Physiological impacts of stress on motivation[edit | edit source]

Stress can impact on a person’s psychological well-being as well as their physiological chemical balance. Both the nervous and endorine [spelling?] systems in the body are affected as a result of stress. Ideally, the responses to stress should be aroused to a certain level in order to cope with the challenge; too much arousal will result in unwanted reactions, for example, anxiety. However, finding the right physiological balance is a difficult task for a person. The physiological reaction to stress is necessary to prime a person’s body to respond to the stress.

Brain and physiological impact of stress

A person releases cortisol, a stress hormone, from the adrenal gland as a reaction to a stressor (Reeve, 2009). The release of cortisol is generally more likely to occur in a situation of stress that requires performance e.g. public speaking (Dickerson & Kemeny, 2004). After the physiological stress reaction occurs, it is up to the hypothalamus in the brain to regulate the body’s internal environment to reduce stress in the endocrine system and autonomic nervous system. One of the ways in which a person can reduce the physiological effects of stress on motivation is to increase their dopamine levels. Essentailly[spelling?], dopamine is responsible for releasing positive feelings. This experience allows people to determine which situations are associated with stress.

Stress management[edit | edit source]

Stress management is important as stress can affect many areas of life, work, relationships, and life goals. In order to reduce stress and manage it effectively, Lehrer, Woolfolk and Sime (2007) suggest that these are the first three questions to ask yourself: ‘Is this stressor real?’ ‘Can I handle this situation?’ ‘Can I think about this differently?’. The first question puts the perceived stressor into context an determining whether you are in danger through rational thinking. Essentially the goal of stress management is to complete important things that may be stressful, without the anxiety and worry attached to these tasks. The second question determines the level of threat and whether or not you have the coping ability to overcome the stress. Simply asking yourself whether you can do something can increase confidence in completing the task and remove anxiety and worry attached to it. Past experiences is a good indication of how we are able to handle situations. The last question relates to a choice after the event has happened and how we interpret it.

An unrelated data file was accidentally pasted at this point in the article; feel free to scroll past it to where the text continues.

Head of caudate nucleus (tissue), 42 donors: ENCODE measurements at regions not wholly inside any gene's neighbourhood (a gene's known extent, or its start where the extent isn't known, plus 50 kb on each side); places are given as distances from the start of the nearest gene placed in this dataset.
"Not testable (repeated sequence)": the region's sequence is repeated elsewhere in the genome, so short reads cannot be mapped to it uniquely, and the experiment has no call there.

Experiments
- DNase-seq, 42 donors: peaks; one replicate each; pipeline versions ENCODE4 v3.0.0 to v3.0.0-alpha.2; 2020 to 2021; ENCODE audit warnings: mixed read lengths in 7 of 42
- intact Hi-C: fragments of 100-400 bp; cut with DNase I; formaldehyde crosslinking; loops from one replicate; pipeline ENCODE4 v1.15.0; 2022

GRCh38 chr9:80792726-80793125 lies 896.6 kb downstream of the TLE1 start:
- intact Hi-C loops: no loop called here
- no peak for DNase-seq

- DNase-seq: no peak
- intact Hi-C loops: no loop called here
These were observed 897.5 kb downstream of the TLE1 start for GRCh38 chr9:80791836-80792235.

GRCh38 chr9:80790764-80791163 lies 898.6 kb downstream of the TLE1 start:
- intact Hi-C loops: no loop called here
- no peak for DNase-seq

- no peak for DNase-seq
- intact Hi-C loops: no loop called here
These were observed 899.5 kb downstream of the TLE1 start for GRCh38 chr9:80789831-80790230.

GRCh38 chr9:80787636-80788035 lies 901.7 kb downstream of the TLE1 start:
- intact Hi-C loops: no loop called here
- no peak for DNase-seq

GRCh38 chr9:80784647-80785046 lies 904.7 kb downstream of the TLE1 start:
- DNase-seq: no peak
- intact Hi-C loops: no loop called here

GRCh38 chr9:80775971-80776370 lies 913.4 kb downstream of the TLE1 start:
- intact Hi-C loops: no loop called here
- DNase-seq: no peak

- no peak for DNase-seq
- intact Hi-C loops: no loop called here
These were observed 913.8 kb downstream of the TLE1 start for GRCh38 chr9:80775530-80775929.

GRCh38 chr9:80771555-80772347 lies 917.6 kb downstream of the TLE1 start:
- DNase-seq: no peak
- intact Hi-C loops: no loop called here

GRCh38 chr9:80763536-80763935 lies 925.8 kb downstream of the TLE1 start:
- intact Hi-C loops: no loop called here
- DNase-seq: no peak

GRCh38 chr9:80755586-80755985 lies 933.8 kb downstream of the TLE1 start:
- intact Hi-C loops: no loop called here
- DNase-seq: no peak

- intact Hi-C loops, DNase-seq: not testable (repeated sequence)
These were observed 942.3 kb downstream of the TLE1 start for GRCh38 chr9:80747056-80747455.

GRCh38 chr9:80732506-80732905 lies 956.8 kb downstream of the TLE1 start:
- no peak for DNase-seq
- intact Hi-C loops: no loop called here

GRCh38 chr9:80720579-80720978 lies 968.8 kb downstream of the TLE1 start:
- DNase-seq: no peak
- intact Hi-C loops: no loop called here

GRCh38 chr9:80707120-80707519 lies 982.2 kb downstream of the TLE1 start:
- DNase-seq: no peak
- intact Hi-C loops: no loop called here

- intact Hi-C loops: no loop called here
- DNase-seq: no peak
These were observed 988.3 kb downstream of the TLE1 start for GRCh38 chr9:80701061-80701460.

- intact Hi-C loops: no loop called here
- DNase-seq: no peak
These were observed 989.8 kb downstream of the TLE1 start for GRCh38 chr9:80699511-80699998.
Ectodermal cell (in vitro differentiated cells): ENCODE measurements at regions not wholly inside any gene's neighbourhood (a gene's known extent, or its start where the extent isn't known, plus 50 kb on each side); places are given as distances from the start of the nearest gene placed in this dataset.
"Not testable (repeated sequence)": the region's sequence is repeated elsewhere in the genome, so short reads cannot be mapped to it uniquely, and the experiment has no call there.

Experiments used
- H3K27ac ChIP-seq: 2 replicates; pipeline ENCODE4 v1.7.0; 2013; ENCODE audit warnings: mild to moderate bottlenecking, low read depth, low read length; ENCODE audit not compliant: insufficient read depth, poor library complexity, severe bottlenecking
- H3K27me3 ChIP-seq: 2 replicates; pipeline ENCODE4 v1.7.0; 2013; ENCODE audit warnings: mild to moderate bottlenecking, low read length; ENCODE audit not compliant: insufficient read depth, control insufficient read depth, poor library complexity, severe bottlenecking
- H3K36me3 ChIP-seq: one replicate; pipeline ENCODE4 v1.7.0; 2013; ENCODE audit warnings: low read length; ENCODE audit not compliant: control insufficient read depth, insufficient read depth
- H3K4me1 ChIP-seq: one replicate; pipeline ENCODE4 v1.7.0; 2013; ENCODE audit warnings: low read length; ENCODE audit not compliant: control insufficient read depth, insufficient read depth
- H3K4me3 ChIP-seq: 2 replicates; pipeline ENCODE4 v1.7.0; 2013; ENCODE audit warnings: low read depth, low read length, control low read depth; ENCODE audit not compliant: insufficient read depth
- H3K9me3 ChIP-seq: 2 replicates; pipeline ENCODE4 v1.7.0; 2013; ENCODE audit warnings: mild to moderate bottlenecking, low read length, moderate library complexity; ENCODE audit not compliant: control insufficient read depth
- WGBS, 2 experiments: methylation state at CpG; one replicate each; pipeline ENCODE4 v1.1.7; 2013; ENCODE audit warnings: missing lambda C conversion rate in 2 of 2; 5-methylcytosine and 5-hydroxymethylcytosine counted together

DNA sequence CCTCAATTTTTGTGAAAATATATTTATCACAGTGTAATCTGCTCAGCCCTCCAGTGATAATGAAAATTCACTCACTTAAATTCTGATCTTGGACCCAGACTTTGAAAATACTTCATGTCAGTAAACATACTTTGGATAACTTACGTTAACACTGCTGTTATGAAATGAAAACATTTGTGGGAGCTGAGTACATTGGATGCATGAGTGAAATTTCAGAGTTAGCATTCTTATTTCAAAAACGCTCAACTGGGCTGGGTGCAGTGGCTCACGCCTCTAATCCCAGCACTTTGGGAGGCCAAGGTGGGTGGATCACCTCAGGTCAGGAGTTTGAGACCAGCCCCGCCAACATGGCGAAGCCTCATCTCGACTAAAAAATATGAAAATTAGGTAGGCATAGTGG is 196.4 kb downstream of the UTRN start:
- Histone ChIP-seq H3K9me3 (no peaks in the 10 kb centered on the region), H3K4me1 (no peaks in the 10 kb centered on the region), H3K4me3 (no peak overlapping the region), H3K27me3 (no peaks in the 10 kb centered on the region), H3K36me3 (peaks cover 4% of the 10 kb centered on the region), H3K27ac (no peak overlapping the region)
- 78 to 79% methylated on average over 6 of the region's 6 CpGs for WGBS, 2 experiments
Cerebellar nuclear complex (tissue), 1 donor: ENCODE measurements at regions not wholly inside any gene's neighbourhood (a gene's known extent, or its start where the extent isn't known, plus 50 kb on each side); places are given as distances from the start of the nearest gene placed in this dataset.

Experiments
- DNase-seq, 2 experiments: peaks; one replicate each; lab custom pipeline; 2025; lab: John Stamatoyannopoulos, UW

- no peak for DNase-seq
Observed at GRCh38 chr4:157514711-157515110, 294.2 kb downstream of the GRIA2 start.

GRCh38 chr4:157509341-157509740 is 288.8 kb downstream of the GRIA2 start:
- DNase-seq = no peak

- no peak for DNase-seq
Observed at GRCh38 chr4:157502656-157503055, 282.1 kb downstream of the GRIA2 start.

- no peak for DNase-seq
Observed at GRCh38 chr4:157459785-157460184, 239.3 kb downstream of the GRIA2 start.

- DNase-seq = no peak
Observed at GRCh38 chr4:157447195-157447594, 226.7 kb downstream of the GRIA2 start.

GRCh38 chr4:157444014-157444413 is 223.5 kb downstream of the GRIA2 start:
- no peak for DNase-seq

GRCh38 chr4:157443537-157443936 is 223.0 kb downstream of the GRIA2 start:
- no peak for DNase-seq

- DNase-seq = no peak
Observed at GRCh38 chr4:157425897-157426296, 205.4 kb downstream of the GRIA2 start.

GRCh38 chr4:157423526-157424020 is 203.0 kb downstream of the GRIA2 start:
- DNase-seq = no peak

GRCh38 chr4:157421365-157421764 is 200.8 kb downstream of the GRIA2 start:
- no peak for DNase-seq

While answering these questions effectively can reduce the amount of stress experienced in a given situation, sometimes it may be necessary to utilise coping mechanism after the situation has occurred. An example of this is using the support of others as a means to cope with a stressful experience. This is known as the concept of ‘relatedness’. It is an important motivational consctruct [spelling?] because people function better, are more resilient to stress, and report few psychological difficulties when their interpersonal relationships support their needs for relatedness ([Cohen, Sherrod, & Clark, 1986; Lepore, 1992; Osterman, 2000; Ryan, Stiller, & Lynch, 1994; Sarason et. al., 1991; Windle, 1992] Reeve, 2009). It is clear that having healthy relationships where one feels valued impacts on the levels of stress people experience, where there is a direct correlation between relatedness and successful stress management

Analogy for stress[edit | edit source]

Muscles as an analogy for stress